Using blind CVs

Diversity is a current buzz word in recruitment, and blind CVs are often touted as one way of making sure that you’re removing subconscious bias. The idea is that by taking out details such as ethnicity, sexuality and educational background, HR teams can make decisions based on qualifications and skills alone. When UK firm Ernst & Young introduced this policy, in a bid to avoid educational bias, they found that the number of Candidates from state schools rose by 10 per cent, but in not all cases have seen success. A trial in Australia aiming to reduce gender inequality found that blind CVs actually reduced the likelihood of women being shortlisted compared to men. As it is, this tactic only works at the initial stage of recruitment before hiring teams meet Candidates. It’s now common for managers to check up on potential Employees by viewing their profile online, a practice which somewhat nullifies the idea of a blind CV. There are also concerns that deleting personal details, such as a person’s hobbies, will mean that Employers can’t assess how people will fit in with organisational culture. To this end, blind CVs can only go so far. It’s clear that, if a company is serious about creating a diverse workforce, other initiatives such as staff training, are needed.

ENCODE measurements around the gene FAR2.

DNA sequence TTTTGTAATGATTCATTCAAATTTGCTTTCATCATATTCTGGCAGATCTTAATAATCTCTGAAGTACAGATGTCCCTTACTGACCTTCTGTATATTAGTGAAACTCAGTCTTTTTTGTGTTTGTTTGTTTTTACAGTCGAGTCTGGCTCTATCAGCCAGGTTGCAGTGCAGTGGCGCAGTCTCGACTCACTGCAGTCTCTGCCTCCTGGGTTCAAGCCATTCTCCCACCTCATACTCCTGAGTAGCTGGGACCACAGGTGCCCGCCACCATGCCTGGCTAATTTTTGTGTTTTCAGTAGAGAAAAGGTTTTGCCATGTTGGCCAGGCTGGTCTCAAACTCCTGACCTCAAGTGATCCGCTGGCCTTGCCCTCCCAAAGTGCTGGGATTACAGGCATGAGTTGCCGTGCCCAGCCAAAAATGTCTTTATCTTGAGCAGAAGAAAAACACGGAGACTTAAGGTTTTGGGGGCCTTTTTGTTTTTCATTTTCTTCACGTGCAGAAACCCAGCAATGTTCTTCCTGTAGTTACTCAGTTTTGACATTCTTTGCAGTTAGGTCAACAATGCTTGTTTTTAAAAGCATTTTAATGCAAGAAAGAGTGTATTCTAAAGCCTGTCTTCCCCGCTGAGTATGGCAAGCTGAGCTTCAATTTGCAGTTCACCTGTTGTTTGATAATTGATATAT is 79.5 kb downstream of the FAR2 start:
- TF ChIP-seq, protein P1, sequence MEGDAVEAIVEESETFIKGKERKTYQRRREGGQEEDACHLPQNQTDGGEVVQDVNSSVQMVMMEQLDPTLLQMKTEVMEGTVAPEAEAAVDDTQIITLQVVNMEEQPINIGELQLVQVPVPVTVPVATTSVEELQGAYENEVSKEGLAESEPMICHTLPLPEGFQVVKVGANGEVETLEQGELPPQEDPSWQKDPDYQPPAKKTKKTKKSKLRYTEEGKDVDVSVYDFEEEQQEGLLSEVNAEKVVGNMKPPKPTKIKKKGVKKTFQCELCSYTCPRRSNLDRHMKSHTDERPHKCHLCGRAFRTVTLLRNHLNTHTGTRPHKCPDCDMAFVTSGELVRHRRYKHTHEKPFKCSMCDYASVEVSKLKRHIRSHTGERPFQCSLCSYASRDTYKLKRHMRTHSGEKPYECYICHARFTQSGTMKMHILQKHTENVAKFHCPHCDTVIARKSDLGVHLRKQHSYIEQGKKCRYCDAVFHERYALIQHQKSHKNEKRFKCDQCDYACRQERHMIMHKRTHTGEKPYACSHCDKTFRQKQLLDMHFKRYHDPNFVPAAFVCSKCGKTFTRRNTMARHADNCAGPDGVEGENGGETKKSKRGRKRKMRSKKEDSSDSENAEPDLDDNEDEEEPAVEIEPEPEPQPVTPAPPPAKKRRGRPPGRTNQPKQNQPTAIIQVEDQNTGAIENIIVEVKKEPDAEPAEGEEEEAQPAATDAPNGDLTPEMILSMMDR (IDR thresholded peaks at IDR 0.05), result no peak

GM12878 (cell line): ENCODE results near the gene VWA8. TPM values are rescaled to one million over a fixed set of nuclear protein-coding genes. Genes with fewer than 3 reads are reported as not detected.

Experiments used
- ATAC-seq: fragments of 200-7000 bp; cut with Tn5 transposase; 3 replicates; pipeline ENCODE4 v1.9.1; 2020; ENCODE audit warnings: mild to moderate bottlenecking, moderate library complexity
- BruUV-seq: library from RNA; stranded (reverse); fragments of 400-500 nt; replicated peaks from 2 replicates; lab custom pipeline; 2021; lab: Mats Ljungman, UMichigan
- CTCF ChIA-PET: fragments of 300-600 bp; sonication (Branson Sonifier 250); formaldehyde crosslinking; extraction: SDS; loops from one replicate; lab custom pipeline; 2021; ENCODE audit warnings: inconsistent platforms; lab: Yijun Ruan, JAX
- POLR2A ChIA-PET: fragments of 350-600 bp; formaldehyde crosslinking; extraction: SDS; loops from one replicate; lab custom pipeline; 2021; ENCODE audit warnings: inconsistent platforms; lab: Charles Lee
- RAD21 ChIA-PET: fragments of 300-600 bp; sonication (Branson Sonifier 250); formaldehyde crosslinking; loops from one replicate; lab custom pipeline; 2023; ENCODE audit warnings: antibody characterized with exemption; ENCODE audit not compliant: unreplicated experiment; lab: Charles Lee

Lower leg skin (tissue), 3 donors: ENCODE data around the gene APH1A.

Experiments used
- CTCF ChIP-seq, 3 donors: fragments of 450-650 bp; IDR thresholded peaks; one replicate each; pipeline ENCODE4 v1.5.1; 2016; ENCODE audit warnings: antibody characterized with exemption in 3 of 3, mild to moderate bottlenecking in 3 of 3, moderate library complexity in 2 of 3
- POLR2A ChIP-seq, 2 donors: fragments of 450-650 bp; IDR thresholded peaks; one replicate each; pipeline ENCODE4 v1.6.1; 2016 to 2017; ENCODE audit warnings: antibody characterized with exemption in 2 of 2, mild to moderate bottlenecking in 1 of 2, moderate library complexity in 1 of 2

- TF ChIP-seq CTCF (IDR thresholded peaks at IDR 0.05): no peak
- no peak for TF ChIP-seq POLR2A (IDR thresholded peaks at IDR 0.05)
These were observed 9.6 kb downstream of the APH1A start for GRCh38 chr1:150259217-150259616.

Choosing AI tools

Today, AI is used by professionals to guide much of the application and interview process, from writing job adverts, to scanning CVs and communicating with Candidates. Consumer goods company Unilever, for instance, has scrapped the CV and uses AI screening to assess people before they go through to interview. The company says this has increased diversity, resulted in a quicker hiring process and increased final acceptance offers. Technology definitely has its advantages, but to get the most out of AI, Employers should continue to focus on Candidate experience. Swedish recruiters have gone so far as to create a robot to carry out interviews, but how will this be viewed by potential Employees who are more likely to accept a job offer if they receive a warm welcome? Indeed, some Applicant Tracking Systems (ATS) - which ask people to complete a large form with numerous boxes - have been criticised for making the process timely, as well as inhuman. Some experts are concerned that AI is only as good as the programmer behind it. To quote American businessman Mark Cuban, “algorithms are a function, literally, of the people who write them. Whoever they are, whatever they are, that’s what you’re going to get.” If you decide to use AI, take the time to check the way in which Candidates are being filtered, and the experience you’re providing, to ensure you’re happy with the result and you’re not missing out on top talent.

Over the last 20 years, we have grown as a business to become one of the leading independent Recruitment agencies in Oxfordshire, and in 2018 have opened our first London office, to service Clients in the capital.